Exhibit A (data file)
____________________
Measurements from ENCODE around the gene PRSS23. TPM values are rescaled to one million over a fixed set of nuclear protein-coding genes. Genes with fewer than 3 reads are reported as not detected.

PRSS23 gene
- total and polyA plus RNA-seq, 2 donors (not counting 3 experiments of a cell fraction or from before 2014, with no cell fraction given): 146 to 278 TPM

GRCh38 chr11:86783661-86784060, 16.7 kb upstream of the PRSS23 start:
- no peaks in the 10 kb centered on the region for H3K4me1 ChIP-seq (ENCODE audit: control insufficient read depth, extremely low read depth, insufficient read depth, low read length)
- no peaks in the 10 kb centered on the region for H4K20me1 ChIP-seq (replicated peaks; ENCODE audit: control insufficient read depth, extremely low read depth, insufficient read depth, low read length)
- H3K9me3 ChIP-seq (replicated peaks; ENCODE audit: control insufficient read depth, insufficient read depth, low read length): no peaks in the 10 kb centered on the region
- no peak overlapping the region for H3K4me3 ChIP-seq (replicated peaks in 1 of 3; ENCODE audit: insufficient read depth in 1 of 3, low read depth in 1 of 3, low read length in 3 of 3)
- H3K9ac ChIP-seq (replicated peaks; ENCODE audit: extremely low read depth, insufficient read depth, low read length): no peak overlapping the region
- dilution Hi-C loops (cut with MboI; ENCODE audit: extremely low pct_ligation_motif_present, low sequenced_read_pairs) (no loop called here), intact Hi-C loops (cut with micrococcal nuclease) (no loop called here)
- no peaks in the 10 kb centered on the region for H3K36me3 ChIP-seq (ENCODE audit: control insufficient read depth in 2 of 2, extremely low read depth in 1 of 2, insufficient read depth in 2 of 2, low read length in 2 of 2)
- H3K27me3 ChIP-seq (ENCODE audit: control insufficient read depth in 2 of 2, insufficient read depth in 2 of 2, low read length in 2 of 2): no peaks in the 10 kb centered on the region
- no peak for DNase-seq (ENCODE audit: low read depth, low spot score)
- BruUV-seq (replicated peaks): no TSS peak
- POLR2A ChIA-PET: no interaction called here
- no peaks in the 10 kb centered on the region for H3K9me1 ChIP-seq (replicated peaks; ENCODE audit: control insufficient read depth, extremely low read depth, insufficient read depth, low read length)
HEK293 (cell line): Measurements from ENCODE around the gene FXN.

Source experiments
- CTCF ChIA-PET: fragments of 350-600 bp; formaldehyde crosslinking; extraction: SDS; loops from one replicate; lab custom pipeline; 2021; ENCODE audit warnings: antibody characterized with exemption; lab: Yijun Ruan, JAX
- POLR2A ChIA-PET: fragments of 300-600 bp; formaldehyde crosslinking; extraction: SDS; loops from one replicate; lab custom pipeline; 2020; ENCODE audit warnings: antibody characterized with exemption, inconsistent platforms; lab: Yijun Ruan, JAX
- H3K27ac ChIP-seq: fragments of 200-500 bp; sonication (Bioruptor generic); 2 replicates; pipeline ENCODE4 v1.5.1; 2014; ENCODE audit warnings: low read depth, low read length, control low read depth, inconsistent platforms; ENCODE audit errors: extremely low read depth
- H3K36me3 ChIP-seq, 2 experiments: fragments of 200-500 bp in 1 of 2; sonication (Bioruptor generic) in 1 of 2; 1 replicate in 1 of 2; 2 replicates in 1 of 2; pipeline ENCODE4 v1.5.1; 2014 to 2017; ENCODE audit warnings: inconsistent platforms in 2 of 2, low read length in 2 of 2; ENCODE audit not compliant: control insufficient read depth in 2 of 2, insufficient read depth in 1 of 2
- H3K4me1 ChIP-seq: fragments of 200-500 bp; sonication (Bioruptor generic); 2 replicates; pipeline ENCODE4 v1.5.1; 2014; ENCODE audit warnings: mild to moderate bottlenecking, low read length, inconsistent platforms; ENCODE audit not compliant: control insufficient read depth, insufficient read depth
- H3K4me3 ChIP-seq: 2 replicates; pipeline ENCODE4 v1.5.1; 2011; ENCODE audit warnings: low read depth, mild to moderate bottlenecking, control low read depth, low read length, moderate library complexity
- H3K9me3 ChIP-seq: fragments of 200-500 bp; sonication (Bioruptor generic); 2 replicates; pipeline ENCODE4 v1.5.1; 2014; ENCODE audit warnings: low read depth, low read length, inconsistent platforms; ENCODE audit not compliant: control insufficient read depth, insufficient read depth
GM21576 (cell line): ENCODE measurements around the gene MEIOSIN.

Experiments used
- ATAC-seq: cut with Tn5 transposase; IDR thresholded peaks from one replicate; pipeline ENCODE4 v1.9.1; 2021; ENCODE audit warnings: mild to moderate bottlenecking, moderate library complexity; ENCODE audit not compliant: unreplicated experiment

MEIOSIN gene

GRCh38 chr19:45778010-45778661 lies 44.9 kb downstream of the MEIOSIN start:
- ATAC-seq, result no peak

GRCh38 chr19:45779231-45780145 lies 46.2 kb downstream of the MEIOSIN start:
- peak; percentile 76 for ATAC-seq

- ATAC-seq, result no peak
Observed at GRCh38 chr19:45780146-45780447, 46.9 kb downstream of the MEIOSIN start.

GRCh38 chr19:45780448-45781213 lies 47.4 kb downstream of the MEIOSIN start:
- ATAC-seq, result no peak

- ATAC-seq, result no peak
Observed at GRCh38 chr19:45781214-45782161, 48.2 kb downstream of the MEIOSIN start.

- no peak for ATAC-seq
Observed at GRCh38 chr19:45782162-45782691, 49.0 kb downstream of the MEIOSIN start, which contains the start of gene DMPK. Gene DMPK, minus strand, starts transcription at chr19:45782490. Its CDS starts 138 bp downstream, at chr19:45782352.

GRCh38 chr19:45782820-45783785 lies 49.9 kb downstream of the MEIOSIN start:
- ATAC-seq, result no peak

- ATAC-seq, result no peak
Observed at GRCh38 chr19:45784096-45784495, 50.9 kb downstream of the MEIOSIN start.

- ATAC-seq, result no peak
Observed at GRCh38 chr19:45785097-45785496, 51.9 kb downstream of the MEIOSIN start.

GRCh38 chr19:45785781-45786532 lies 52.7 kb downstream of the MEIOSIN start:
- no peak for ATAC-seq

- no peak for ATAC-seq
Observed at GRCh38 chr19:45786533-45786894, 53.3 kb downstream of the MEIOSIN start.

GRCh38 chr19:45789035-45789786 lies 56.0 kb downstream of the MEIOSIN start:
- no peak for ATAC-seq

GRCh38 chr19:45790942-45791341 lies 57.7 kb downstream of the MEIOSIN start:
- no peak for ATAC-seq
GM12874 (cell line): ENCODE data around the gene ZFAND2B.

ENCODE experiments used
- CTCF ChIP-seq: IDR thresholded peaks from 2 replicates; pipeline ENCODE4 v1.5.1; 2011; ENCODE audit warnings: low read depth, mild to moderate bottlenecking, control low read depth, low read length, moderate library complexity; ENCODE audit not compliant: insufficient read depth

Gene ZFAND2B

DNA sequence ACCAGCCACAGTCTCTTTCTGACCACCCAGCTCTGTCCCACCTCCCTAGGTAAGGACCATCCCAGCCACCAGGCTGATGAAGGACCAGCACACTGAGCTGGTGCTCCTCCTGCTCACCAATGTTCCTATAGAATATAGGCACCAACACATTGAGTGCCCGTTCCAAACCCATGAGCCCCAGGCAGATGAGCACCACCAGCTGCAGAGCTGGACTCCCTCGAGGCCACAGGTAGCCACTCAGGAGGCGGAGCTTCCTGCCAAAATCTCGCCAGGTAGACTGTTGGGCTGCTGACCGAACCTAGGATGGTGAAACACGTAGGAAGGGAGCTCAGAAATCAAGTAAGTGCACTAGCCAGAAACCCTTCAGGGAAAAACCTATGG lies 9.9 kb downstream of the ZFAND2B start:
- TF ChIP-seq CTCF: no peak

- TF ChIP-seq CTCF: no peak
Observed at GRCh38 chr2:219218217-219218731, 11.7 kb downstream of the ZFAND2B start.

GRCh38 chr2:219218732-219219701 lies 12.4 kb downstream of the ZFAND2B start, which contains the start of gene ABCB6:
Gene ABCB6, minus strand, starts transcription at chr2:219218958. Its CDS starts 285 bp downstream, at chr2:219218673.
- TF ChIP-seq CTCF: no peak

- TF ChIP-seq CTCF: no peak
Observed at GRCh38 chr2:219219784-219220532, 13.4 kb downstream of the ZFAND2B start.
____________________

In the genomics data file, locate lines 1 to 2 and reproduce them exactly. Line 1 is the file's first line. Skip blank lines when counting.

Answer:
Measurements from ENCODE around the gene PRSS23. TPM values are rescaled to one million over a fixed set of nuclear protein-coding genes. Genes with fewer than 3 reads are reported as not detected.

PRSS23 gene